Friday, February 5, 2016

Lab Meeting on Ancient Microbiomes

Posted by Katie Duryea

This week for lab meeting I thought it might be fun to read this recent paper that explores the gut microbiome of the Iceman mummy to draw inference on the evolutionary history of human stomach ailments. I'll bring some fika that will hopefully sit well with your microbiome;)

When: Tues, February 9th, 10:00
Where: Argument


The 5300-year-old Helicobacter pylori genome of the Iceman



  • Frank Maixner 1 , * , , 
  • Ben Krause-Kyora 2 , , 
  • Dmitry Turaev 3 ,
  • Alexander Herbig 4 , 5 ,
  • Michael R. Hoop Mann 6 ,
  • Janice L. Hallow 6 , 
  • Ulrike Kusebauch 6
  • Eduard Egarter Vigl 7
  • Peter Malfertheiner 8
  • Francis Megraud 9 ,
  • Niall O'Sullivan 1
  • Giovanna Cipollini 1
  • Valentina Coia 1
  • Marco Samadelli 1
  • Lars Engstrand 10
  • Bodo Linz 11 ,
  • Robert L. Moritz 6
  • Rudolf Grimm 12
  • John Krause 4 , 5 ,
  • Almut Nebel 2 ,
  • Yoshan Moodley 13 , 14 ,
  • Thomas Rattei 3 ,
  • Albert Zink 1 , *




  • Abstract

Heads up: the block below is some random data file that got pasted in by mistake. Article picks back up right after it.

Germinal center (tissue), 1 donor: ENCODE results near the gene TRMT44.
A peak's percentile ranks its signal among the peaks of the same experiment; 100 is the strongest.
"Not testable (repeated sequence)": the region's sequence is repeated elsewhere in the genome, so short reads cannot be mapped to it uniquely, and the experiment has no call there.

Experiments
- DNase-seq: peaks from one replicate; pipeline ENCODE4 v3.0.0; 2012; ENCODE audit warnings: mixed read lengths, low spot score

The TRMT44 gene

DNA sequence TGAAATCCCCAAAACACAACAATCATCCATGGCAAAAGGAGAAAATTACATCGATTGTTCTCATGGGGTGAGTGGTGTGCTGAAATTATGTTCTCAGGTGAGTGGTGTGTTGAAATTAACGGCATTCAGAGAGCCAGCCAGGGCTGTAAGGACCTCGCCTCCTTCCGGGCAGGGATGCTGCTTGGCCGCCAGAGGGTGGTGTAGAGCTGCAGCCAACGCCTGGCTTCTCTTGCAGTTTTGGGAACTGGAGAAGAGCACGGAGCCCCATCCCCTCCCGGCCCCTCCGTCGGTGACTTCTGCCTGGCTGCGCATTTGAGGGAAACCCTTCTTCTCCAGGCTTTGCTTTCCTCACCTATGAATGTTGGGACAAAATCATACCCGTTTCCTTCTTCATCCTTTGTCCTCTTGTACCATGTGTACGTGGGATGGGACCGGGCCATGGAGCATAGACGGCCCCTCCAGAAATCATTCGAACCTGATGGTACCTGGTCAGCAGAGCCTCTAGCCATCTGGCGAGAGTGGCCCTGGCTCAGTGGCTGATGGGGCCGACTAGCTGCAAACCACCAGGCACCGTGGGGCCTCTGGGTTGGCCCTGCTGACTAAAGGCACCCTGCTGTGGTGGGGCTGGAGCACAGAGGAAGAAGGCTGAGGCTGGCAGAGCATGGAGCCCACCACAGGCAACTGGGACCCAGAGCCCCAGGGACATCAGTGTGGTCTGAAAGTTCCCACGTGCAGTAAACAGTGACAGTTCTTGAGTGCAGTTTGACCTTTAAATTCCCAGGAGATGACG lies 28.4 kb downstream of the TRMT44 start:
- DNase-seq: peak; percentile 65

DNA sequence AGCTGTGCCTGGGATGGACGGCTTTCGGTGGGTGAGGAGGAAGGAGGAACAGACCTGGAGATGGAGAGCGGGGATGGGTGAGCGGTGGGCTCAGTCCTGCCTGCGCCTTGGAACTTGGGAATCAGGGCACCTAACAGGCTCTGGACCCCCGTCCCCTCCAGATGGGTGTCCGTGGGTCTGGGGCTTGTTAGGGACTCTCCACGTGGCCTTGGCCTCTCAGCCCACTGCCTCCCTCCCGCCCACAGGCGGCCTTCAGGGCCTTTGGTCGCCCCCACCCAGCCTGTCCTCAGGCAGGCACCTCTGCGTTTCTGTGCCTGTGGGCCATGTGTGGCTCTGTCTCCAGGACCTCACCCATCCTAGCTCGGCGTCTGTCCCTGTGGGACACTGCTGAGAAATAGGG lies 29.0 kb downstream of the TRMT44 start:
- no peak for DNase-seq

The stomach bacterium Helicobacter pylori is one of the most prevalent human pathogens. It has dispersed globally with its human host, resulting Thing thing into a distinct phylogeographic pattern That Can Be Used to Reconstruct bothering Recent and ancient human migrations. The extant European populations of H. pylori is known to be a hybrid between Asian and African bacteria, but there exist different Hypotheses about When and Where The hybridization took place, reflecting the complex demographic history of Europeans. Here, we present a 5300-year-old H. pylori genome from a European Copper Age glacier mummy. The "Iceman" H. pylori is a nearly pure representative of the bacterial population of Asian origin That existed in Europe before hybridization, suggesting That the African population arrived in Europe within the past few thousand years.        
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